If the two parties purchased the cotton jointly, paid equal portions of the purchase money, were to pay equal portions of the expenses and transportation of the cotton, and were to share in the losses and profits, it is a copartnership.   There is no difference between a joint adventure, when the joint adventurers purchase jointly, and are to participate in the losses and profits, and a copartnership.   Such an adventure is a copartnership.   [Cit.] ․ It has often been declared that a partnership is created inter se only where the parties so intend.   But, broadly stated, this expression may be misleading.   The intent which is controlling is the intent to contract for those things which the law declares constitute a partnership.   If the parties intend to enter into such a contract and actually do so, they will be partners although they may have intended to avoid this consequence or may even have expressly stipulated that they are not to be partners.11

 So, the questions are, what does the law declare constitutes a “partnership,” and does the relationship between Dickerson, C/S, and Ventures,-irrespective of the labels applied thereto-demonstrate partnership.

Factors that indicate the existence of a partnership include a common enterprise, the sharing of risk, the sharing of expenses, the sharing of profits and losses, a joint right of control over the business, and a joint ownership of capital.12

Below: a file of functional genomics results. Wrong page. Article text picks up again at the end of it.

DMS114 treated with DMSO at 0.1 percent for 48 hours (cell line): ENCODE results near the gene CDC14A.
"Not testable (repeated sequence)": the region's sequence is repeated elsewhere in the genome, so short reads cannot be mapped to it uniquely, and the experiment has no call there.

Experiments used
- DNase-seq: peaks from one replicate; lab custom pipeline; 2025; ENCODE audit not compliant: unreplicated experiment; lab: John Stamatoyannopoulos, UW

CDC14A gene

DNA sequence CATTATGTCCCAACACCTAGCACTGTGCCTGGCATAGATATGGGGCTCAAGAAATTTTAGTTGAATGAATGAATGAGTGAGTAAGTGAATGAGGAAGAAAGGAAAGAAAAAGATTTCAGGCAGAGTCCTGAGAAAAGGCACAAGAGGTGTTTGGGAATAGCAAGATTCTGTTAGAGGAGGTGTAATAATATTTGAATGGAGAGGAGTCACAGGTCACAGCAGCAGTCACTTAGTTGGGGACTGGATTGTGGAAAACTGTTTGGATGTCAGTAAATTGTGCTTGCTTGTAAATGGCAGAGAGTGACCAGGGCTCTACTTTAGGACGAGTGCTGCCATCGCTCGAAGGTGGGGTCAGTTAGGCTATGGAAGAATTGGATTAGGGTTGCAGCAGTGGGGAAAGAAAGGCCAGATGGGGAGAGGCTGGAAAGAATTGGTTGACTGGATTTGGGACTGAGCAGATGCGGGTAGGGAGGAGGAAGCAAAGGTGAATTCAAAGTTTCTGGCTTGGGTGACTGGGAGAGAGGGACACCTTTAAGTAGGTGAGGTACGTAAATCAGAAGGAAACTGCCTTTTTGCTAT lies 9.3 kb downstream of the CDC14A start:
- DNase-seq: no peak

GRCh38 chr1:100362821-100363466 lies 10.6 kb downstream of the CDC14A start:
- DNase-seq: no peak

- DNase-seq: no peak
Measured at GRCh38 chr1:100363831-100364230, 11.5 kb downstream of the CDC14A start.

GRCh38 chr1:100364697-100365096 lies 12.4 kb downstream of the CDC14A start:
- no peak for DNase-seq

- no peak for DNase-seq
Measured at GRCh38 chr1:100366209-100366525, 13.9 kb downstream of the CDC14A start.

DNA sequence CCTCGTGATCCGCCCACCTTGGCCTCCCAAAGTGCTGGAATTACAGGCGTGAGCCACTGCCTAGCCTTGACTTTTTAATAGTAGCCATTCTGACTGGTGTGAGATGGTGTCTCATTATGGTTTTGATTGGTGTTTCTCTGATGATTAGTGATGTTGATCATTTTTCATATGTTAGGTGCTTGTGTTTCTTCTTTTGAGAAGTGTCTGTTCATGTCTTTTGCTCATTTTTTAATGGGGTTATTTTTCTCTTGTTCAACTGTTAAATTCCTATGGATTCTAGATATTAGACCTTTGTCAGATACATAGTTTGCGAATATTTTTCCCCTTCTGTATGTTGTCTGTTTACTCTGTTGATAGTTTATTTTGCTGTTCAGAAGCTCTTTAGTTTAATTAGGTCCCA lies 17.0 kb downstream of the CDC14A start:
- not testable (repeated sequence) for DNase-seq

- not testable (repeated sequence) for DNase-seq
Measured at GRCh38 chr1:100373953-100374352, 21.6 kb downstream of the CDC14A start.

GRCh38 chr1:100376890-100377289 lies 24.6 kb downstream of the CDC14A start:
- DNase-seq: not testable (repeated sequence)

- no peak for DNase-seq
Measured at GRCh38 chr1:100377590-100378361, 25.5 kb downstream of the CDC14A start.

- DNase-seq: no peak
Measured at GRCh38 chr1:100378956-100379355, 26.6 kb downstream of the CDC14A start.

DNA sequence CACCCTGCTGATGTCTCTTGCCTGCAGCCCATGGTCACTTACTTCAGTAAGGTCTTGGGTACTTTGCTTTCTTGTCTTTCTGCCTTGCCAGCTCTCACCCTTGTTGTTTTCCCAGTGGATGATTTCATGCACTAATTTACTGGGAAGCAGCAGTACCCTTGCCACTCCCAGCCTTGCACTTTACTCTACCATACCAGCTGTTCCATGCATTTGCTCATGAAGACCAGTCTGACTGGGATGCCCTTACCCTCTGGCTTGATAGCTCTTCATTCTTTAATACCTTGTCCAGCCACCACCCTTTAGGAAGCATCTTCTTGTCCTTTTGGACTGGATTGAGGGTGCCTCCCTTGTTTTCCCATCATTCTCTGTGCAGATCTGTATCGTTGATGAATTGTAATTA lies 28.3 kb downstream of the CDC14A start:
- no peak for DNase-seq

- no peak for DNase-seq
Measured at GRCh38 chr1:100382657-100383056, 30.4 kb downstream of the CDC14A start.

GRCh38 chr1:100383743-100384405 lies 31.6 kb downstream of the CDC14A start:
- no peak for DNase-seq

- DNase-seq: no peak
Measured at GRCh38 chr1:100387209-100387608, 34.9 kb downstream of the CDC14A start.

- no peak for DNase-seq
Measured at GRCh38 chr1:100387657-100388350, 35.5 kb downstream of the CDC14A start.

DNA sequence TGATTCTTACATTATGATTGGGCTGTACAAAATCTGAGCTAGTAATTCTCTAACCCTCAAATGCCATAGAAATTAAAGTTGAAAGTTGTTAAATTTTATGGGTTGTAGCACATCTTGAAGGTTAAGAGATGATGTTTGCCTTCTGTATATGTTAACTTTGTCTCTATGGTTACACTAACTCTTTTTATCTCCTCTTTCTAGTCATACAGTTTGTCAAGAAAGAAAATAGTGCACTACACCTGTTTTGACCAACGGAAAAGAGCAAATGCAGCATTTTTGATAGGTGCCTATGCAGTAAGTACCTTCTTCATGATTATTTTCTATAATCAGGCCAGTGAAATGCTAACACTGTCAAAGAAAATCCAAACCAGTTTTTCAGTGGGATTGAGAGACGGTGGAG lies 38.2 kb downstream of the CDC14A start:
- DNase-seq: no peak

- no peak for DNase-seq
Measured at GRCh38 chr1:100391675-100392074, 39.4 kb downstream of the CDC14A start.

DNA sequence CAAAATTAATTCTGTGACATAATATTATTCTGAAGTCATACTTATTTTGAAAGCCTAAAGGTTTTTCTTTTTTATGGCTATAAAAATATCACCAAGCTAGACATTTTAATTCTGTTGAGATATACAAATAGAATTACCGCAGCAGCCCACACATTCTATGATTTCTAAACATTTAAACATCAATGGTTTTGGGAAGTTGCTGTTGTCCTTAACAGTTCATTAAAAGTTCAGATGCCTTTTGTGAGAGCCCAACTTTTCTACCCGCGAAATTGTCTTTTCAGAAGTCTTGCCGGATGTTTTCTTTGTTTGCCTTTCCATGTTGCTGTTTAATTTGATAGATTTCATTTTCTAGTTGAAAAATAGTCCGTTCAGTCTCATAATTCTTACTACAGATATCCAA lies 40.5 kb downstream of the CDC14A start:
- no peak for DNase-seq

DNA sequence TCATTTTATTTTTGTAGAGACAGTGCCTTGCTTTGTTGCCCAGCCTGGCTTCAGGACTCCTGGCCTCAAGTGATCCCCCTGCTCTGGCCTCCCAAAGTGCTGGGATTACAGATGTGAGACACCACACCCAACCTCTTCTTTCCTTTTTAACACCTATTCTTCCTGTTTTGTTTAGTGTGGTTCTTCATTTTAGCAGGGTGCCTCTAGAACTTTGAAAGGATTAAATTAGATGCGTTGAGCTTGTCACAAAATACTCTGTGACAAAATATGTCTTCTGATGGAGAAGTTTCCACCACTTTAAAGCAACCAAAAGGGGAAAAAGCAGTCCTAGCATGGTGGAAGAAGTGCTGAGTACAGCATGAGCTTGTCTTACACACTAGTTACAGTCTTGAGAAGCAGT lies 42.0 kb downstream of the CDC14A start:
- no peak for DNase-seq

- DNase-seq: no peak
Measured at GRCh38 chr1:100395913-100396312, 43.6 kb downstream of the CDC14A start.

In this case, Dickerson's only rights in relation to Ventures are those outlined in the only contract between the parties, the Sublease.   The Sublease gives Dickerson, as an independent minority promoter, the right to lease 35 percent of the non-Symphony Chastain event dates at the same rental rate Ventures would charge to any other third-party lessee.   Under the terms of the Sublease, Ventures does not share with Dickerson in the profits or the losses connected with Dickerson's use of the Dickerson Dates, nor does Ventures share in Dickerson's liability if he chooses to utilize the Dickerson Dates.   Certainly nothing in the Sublease gives Dickerson control over the conduct of Ventures.   The Sublease does not in any fashion reflect an intent between Ventures and Dickerson to form a mutual legal “entity.”   To that end, such document does not show a joint venture, let alone a partnership.13

The same holds true for the PC Agreement, which is the only contract between C/S and Dickerson.   The PC Agreement provides that, if C/S exercised the option to sublease the Dickerson Dates from Dickerson, it did so with complete responsibility for all loss incurred in relation to producing and promoting the events on such dates.   A maximum amount of $70,000 was to go to Dickerson as payment for the sublease of the Dickerson Dates, regardless of C/S's total net profits in relation to thereto.   Even Dickerson's “assistance” in promoting the events held on the dates C/S sublet from Dickerson appears titular only, since under the terms of the PC Agreement, C/S was the managing promoter of all of the events held on the Association Dates, and all promotion and production activities carried on by Dickerson “shall be at the direction” of C/S, and subject to C/S's prior written approval.   This is hardly the “equal right” to direct and control the promotion of the event dates reflective of a partnership or a joint venture.